Oshawa’s Ontario Tech U helps develop Canada’s first zero-emission electric car


Published January 5, 2023 at 3:40 pm

Canada’s first zero-emission concept electric vehicle, developed at Ontario Tech University’s Automotive Centre of Excellence (ACE) in Oshawa, made its global debut Thursday at the Consumer Electronic Show in Las Vegas.

Over the past two years the school was home to a top-secret and visionary national engineering project known as Project Arrow, which had one driving mission: build Canada’s first zero-emission concept electric vehicle.

Canada’s Automotive Parts Manufacturing Association (APMA) selected Ontario Tech as the lead academic institution for Phase 2 of the project, an all-Canadian engineered concept funded by the Federal Economic Development Agency for Southern Ontario.

Dr. Steven Murphy, President and Vice-Chancellor at Ontario Tech, said the school regularly attracts the brightest research and academic minds in key areas needed for the project’s success, including additive manufacturing, automotive engineering, aerodynamics, electrification, energy storage, battery chemistry and cybersecurity.

“Ontario Tech’s role in this ambitious undertaking is a trailblazing example of our exceptional competencies and faculty and student talent in world-class research and engineering projects,” he said. “We know how to get things done collaboratively at Ontario Tech. Our DNA contains the ideal ecosystem to drive innovation and commercialization forward that will better our planet.”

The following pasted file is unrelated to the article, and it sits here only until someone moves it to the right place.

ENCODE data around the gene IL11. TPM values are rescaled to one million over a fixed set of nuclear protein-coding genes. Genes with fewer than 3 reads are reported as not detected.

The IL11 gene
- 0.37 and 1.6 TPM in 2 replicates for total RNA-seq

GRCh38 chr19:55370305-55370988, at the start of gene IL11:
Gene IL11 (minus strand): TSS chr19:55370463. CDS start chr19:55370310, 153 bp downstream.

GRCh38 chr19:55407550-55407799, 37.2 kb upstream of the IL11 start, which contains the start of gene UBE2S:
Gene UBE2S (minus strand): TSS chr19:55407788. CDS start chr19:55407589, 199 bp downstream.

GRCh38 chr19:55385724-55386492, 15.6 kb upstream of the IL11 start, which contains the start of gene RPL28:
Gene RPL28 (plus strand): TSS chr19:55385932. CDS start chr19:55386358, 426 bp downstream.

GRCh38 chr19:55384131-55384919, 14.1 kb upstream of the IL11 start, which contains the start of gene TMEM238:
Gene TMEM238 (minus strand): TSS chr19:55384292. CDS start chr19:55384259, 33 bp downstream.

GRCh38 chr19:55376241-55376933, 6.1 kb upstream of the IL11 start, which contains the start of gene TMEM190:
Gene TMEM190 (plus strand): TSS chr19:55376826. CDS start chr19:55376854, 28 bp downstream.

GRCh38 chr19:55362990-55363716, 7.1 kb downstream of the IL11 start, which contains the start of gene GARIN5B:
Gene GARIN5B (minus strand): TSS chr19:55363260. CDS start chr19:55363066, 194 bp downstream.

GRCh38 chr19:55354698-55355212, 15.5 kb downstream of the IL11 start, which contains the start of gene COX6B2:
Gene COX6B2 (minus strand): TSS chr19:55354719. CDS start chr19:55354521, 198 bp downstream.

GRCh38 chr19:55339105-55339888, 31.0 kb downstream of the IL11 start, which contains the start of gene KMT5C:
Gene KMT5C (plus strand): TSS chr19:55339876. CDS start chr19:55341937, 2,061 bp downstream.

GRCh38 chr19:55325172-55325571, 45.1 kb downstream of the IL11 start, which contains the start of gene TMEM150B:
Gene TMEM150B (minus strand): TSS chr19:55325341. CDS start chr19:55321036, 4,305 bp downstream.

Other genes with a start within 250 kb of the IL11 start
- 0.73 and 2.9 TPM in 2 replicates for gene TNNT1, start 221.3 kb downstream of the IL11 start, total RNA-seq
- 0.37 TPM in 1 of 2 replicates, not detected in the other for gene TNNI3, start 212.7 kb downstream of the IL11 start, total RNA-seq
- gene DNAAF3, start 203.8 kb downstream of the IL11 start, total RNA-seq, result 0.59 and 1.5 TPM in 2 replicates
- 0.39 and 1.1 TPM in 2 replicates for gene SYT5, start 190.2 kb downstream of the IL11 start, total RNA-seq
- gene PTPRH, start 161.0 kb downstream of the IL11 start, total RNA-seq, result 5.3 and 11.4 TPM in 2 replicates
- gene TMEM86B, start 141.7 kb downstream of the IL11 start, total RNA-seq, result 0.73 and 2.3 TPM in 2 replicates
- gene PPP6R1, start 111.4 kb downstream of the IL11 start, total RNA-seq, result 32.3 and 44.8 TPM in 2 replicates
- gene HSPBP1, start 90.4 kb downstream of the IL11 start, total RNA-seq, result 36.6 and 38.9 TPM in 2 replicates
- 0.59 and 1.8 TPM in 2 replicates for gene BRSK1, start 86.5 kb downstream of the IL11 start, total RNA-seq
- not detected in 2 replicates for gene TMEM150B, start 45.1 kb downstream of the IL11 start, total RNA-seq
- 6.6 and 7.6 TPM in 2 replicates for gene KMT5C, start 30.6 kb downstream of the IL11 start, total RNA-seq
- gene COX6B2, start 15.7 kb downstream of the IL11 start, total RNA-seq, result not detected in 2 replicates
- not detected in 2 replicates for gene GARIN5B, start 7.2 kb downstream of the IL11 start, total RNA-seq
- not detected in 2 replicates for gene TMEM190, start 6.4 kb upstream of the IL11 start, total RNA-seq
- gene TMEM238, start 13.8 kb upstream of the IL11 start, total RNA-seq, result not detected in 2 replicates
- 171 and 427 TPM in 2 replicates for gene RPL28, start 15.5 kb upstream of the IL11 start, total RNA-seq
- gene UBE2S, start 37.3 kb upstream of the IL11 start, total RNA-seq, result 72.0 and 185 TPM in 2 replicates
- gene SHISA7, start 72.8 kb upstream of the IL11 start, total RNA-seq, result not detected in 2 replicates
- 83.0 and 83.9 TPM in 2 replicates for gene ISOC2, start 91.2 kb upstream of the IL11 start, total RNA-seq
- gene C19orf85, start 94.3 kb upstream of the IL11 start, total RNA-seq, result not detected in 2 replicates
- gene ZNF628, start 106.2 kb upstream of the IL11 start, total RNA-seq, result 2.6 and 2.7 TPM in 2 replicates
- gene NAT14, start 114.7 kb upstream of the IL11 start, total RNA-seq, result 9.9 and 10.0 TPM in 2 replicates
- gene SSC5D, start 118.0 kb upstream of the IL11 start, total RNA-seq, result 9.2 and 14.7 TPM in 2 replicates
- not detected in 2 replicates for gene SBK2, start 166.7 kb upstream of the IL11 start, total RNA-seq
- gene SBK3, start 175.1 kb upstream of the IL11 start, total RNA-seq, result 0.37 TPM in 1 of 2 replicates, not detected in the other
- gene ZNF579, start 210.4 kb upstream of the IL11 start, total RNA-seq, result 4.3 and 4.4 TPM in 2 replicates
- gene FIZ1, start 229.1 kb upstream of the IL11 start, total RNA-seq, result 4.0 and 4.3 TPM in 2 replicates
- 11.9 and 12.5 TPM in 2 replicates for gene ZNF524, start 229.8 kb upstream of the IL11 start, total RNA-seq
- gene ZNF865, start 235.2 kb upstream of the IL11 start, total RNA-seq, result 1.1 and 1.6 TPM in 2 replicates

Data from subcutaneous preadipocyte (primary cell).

The university was chosen as the build partner due to its global reputation for excellence in energy, automotive, smart mobility and engineering research expertise, he added. “Most of all, Ontario Tech was chosen because of the reputation of its people to get things done.”

The university was also selected for its exemplary track record with industry partners and its ACE core research and testing facility that features world-class automotive prototype build capacity and a Climatic Aerodynamic Wind Tunnel with unique capabilities for concept development, including the capacity to simulate extreme cold and powerful windstorms.

Faculty of Engineering and Applied Science professors, undergraduate and graduate students, and engineering technical staff helped prepare the Arrow for the full range of harsh Canadian weather conditions.

Paula Ambra, Ontario Tech ACE Project Arrow Engineering Lead, who worked closely with APMA Chief Engineer Fraser Dunn (recruited from the U.K.’s Aston Martin Lagonda Ltd.) to head up Project Arrow’s build, is an example of Ontario Tech’s commitment to advancing women in STEM.

“I am grateful to have been given this opportunity to utilize my automotive background to be part of such a talented and hard-working team,” she enthused. “To see this vision of a Canadian electric vehicle prototype being designed and built right here in Canada, with some of the most incredible academic talent, skilled trades talent, supplier technology and like-minded people, is truly a once-in-a-career opportunity.”

As part of the ACE technical staff, Ambra is responsible for offering technical and business advisory services to Ontario-based companies to assist in the testing, validation and prototyping of new connected and autonomous vehicle products and technologies and supporting faculty members’ research projects. Before joining the ACE team, she held progressive engineering positions within the automotive industry, most recently as Engineering Group Manager for Lower Body Structures at General Motors Canada.